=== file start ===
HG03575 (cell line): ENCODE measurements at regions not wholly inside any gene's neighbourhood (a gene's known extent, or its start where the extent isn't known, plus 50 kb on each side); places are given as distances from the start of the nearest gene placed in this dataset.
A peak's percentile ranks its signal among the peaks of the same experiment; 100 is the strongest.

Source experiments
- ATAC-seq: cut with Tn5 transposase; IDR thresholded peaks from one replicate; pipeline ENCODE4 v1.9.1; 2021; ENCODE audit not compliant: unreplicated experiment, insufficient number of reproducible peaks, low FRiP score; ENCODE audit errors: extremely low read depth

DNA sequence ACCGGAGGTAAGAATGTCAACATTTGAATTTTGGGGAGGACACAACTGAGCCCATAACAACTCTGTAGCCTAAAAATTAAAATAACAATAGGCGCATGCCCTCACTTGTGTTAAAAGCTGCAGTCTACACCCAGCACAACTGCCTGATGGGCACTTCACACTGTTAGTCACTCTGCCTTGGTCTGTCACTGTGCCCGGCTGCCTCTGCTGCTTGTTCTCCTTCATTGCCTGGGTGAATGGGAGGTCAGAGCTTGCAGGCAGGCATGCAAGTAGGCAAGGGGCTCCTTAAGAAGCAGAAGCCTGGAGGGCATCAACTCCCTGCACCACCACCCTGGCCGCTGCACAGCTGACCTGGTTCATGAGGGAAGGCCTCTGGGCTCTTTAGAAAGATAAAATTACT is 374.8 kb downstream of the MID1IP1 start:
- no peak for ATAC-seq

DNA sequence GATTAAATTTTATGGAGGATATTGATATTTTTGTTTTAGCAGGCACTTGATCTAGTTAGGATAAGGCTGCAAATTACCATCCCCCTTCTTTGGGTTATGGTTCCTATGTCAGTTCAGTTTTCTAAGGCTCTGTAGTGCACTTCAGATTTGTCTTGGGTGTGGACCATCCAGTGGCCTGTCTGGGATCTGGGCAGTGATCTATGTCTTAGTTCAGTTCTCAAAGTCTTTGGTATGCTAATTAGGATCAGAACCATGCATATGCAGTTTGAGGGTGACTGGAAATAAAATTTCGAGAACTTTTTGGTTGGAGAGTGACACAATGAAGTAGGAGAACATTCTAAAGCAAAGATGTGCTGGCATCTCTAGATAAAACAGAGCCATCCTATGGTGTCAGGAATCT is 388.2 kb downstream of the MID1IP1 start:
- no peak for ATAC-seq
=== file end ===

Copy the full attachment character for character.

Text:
HG03575 (cell line): ENCODE measurements at regions not wholly inside any gene's neighbourhood (a gene's known extent, or its start where the extent isn't known, plus 50 kb on each side); places are given as distances from the start of the nearest gene placed in this dataset.
A peak's percentile ranks its signal among the peaks of the same experiment; 100 is the strongest.

Source experiments
- ATAC-seq: cut with Tn5 transposase; IDR thresholded peaks from one replicate; pipeline ENCODE4 v1.9.1; 2021; ENCODE audit not compliant: unreplicated experiment, insufficient number of reproducible peaks, low FRiP score; ENCODE audit errors: extremely low read depth

DNA sequence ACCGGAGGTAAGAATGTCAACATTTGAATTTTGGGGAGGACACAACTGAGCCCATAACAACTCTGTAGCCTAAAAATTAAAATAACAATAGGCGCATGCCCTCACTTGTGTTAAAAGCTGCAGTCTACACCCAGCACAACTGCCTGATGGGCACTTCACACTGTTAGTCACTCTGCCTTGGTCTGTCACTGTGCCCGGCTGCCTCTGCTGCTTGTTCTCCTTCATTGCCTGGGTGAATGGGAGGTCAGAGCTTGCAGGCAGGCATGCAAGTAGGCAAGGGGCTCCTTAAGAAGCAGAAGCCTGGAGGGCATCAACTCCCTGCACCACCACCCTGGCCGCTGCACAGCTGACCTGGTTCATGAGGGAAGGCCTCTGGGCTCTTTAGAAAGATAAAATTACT is 374.8 kb downstream of the MID1IP1 start:
- no peak for ATAC-seq

DNA sequence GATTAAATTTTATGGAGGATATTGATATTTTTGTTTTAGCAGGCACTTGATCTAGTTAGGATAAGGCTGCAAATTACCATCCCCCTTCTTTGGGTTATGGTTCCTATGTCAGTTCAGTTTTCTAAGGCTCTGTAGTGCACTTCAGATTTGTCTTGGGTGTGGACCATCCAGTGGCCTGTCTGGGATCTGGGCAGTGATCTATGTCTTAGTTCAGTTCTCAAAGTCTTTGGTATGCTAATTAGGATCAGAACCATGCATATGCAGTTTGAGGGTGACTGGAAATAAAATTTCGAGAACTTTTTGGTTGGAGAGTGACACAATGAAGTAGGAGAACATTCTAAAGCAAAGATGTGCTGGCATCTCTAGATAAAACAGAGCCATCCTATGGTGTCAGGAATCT is 388.2 kb downstream of the MID1IP1 start:
- no peak for ATAC-seq